Spring Fever Infected...or Affected?

Blogging is not for the easily distracted. Shame on me for being absent for so long! Spring and sunshine and warm weather have caught my attention and my head has been turned from this computer and regular updates. For that, I apologize. I didn’t really think it was a big deal until I started getting emails from blog readers and total strangers who were concerned about me! I guess disappearing from a cancer blog can look pretty bad.

So, to these lovely readers, I apologize. I am fine and chugging along with treatments. No surprises (unless you count that one blood transfusion), no bad news (really), just a very irresponsible and spring fever infected writer.

At this very moment I am sitting in a vinyl recliner upstairs at Highland's Oncology and receiving my final round of Cisplatin and Gemcitabine (Gemzar). Hallelujah! If I’m lucky I can at least get one blog post written before the pre-meds knock me loopy.

I will have my last official treatment of Gemzar next Tuesday, then see Dr. Beck two weeks after that and be set free! As he said, he’ll “sign me off”…whatever that means. I guess they won’t be renewing my contract. (and I am praying to God that they never do!)

But then I get to learn a whole new game called radiation. I’ll be changing coaches and teams and playing a whole new sport. This sport will have a much shorter season, but I’ll get to play it daily. Good thing is, the injury list is much shorter. Other than some possible serious sunburn, peeling, and itching, I’m thinking it’ll be a breeze. Plus, the fact that I have virtually no feeling in the area that will be irradiated will make any possible tenderness irrelevant. I consider that a mastectomy perk…the first one I’ve been able to think of. When life gives you lemons...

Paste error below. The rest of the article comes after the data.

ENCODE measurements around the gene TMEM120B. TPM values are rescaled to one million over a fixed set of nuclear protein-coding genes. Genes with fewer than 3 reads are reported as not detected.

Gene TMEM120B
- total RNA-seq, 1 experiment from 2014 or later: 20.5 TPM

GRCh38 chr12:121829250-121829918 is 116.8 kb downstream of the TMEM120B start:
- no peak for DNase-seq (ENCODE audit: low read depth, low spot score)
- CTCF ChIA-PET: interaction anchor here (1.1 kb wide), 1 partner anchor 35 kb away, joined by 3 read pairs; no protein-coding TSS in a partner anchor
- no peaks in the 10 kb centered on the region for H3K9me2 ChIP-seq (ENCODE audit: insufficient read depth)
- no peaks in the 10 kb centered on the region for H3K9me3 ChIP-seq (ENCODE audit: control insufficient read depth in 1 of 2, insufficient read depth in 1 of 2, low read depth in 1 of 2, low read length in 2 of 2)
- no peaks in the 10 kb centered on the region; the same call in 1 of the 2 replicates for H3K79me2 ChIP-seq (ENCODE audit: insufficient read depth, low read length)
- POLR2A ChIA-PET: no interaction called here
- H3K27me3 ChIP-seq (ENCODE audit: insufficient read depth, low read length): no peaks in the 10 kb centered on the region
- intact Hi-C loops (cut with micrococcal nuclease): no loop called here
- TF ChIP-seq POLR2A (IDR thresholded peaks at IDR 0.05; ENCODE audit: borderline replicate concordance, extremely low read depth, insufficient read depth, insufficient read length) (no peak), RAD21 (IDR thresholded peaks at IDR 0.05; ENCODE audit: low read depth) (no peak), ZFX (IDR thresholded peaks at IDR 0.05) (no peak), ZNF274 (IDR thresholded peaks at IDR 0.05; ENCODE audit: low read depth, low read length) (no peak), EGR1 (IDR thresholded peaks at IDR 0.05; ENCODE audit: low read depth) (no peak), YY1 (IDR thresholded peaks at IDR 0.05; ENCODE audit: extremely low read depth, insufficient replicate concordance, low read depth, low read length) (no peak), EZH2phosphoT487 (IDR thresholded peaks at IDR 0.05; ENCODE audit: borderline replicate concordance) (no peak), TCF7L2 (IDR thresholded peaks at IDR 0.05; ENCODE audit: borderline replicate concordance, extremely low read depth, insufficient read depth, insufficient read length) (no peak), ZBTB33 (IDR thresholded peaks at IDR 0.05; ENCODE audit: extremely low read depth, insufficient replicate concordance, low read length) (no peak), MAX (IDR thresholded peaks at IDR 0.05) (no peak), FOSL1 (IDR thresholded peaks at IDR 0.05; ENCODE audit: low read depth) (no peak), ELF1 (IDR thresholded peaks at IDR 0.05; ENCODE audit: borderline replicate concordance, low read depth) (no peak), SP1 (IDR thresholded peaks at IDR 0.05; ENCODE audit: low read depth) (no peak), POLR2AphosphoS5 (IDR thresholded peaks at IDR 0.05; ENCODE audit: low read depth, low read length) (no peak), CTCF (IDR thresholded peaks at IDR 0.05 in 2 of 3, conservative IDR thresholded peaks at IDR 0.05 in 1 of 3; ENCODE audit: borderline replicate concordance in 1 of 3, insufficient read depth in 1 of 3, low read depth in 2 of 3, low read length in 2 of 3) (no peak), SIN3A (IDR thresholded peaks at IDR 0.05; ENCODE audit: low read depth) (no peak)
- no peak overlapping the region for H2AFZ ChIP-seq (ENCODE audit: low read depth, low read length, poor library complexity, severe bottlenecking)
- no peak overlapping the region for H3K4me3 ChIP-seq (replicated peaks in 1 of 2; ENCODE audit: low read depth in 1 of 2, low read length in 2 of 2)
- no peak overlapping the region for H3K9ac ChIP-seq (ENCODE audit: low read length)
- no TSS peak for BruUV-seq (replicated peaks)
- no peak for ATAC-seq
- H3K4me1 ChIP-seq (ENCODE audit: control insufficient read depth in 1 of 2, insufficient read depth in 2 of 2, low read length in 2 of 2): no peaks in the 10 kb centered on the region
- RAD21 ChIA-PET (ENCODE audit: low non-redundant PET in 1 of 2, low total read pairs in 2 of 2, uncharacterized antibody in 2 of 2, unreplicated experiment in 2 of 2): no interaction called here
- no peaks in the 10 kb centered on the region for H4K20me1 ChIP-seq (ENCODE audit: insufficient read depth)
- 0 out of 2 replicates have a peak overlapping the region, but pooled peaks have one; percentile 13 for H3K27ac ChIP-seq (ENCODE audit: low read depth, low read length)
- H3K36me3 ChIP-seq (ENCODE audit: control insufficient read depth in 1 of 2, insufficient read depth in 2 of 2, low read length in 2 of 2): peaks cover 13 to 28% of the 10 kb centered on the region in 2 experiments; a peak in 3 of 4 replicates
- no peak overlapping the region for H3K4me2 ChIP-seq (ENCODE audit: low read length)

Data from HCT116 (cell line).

If all stays on schedule, I should be finishing up treatment by the end of June. Sometime after that I will be scheduled for removal of the other breast and reconstruction. I look forward to reconstruction, because to me, that means hope for the future and for a mostly normal existence.

Removal of my port will be a huge milestone, too. As thin as I am, it really shows up and changes scoop necked shirts from cute to just plain creepy, so the sooner this thing is gone the better! The nurses have loved it, though. (I really should post a pic.) Sadly, the port will probably stay until my next round of scans in about three months…just in case.

Thanks for the queries and concern at my blogging absence. I will try and stay focused and keep up a bit better. I do have a lot to say…all in my head. In fact, it's been piling up in there and I'm running out of storage space! If I could just dictate a blog, that might work.